The other way to “pay” for links to host a scholarship.
It’s sort of convoluted to call this a “paid” link, but you are, in essence, paying for links — often from scholarship search engines and listicles.
Your money is going to a college student, so the “paid” aspect is a bit of a grey area.
A great example of this comes from Starbucks. Here’s their website’s scholarship page:
A quick look in Ahrefs shows that this page has more than 2,000 backlinks. Not too shabby.
If you provide a scholarship, you’re likely to get more than a few backlinks.
If your brand is well known and the award amount is substantial, you’re almost guaranteed links once the word gets out.
Should you give away a scholarship just for backlinks?
Customers can view this as self-serving and manipulative, but it’s an option.
Our advice: do it carefully and at your own risk.
Link Building Technique #5: Outreach
Outreach is worth mentioning as a technique on its own, as it’s quickly becoming an industry norm.
Link outreach is when you find people in your industry who might be interested in your business and content.
Instead of trying for one-off blog posts or spammy email exchanges, you focus on building relationships with them to find opportunities that promote link building to your content.
It’s a more in-depth approach that requires identifying the right people, pitching them, and then following up with long-term relationship efforts.
It’s the ultimate version of network building that coincides with link building. To do this well:
- Build great content
- Focus on strong relationships
- Don’t be afraid to give and take
When done right, link outreach can become an asset to your personal brand building, career, and future thought leadership efforts.
And the data backs this.
79% of publishers found value in pitches from link outreach efforts they received.
It’s our preferred method, and it’s what we try to lean on at uSERP. One relationship can build hundreds of links — take it from our personal experience.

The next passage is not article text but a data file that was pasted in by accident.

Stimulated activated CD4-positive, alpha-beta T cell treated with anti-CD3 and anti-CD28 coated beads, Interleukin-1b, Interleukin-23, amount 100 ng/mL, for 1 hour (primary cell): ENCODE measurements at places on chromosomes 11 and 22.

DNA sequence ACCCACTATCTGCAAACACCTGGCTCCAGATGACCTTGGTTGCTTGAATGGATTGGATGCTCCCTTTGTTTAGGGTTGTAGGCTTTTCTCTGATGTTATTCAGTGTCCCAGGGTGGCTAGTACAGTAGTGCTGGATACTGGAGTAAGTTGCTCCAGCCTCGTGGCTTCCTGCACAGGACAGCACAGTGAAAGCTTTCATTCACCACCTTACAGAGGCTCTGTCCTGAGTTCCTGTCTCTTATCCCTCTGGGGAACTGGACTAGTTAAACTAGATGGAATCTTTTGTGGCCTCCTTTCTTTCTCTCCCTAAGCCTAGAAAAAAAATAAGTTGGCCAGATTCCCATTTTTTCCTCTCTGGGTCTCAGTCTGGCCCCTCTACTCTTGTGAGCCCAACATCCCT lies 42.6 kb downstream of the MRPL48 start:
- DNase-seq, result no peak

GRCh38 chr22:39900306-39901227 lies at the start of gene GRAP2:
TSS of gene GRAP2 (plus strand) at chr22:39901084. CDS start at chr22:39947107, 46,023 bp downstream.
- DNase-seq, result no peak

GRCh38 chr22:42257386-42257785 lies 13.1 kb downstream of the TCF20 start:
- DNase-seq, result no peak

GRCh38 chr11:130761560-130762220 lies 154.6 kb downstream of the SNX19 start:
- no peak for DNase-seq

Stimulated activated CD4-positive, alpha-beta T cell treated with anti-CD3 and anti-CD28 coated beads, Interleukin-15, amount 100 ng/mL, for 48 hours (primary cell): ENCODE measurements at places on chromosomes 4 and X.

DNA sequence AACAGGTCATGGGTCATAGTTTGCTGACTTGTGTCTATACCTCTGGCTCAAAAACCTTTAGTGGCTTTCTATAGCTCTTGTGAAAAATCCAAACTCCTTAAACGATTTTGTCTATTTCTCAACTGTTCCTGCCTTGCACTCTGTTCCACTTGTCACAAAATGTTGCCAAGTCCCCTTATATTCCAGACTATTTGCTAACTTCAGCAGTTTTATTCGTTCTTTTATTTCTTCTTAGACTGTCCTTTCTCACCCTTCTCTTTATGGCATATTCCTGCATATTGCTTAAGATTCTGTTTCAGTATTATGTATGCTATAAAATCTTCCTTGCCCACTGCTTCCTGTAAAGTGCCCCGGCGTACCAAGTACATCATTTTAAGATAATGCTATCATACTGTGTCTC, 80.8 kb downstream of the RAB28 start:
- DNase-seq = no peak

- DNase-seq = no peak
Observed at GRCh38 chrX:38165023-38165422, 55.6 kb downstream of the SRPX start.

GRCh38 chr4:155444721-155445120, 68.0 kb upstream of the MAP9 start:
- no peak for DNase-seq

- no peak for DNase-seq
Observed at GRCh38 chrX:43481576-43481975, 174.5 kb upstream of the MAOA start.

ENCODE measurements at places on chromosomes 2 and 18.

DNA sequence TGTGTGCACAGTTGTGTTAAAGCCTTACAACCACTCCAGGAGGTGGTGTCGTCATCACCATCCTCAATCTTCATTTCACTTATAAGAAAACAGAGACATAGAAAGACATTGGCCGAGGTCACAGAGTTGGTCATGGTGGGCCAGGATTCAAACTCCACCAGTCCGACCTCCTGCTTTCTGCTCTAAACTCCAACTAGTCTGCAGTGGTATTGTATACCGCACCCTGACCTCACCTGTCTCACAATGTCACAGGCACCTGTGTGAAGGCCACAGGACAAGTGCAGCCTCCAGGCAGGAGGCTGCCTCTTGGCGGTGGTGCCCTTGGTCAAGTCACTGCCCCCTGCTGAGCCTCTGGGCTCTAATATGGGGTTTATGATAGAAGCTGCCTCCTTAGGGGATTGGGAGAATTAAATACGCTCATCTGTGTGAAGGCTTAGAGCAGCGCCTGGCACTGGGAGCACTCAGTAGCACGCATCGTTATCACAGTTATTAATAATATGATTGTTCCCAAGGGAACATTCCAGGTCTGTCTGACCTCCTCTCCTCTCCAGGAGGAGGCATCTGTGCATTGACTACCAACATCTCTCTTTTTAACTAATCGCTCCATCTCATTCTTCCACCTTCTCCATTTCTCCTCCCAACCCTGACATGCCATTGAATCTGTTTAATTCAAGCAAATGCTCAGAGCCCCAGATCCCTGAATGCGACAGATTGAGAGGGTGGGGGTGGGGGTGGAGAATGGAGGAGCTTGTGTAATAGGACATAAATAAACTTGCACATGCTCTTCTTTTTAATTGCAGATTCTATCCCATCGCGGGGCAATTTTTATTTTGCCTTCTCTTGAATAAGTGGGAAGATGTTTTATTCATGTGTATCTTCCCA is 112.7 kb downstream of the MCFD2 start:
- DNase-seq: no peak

But now that you know some valuable link building techniques, there’s one last question we want to answer.
What Is the Best Link Building Strategy?
You know why you need backlinks.
You know how to get them.
But what’s the best link building strategy?
It’s surprisingly simple.
The best link building strategy has two elements:
- It builds links at a reasonable, steady pace.
- It builds quality links.
As we’ve seen throughout, quality is key when you’re building links. High domain authority, dofollow links from reputable sites will always be more beneficial.
But why focus on a steady pace?
Because quick acquisition can throw up red flags for Google.
This principle is called link velocity.
Bad link velocity is instantly noticeable, and it tells Google you’re trying to manipulate your site’s ranking without focusing on improving your content.
So keep your link velocity in mind.
Paired with the quality-oriented techniques I’ve taught you, you’ll be on your way to improved SEO, traffic, and revenue.
Backlinks are vital. They boost SEO, traffic, leads, and customers.
And Google has given clear direction on which links you should aim for.
Using the five techniques in this post, you can start building a strong link profile.
Build links with traditional methods, go for the quick wins, earn links with top-notch content, stay away from paid links, and leverage relationships through outreach. Finally, keep things slow and steady.
When you put it all together, you have a winning strategy.
Links that move the needle.
Acquire normally unreachable backlinks from the best websites in your niche.
Co-founder & CEO at uSERP
Jeremy is Co-founder and CEO of uSERP. He has unrivaled experience in digital PR, spearheading campaigns for global brands like BigCommerce, Freshworks, Preply, & more.
Latest posts by Jeremy Moser (see all)
Here’s the Source of this Content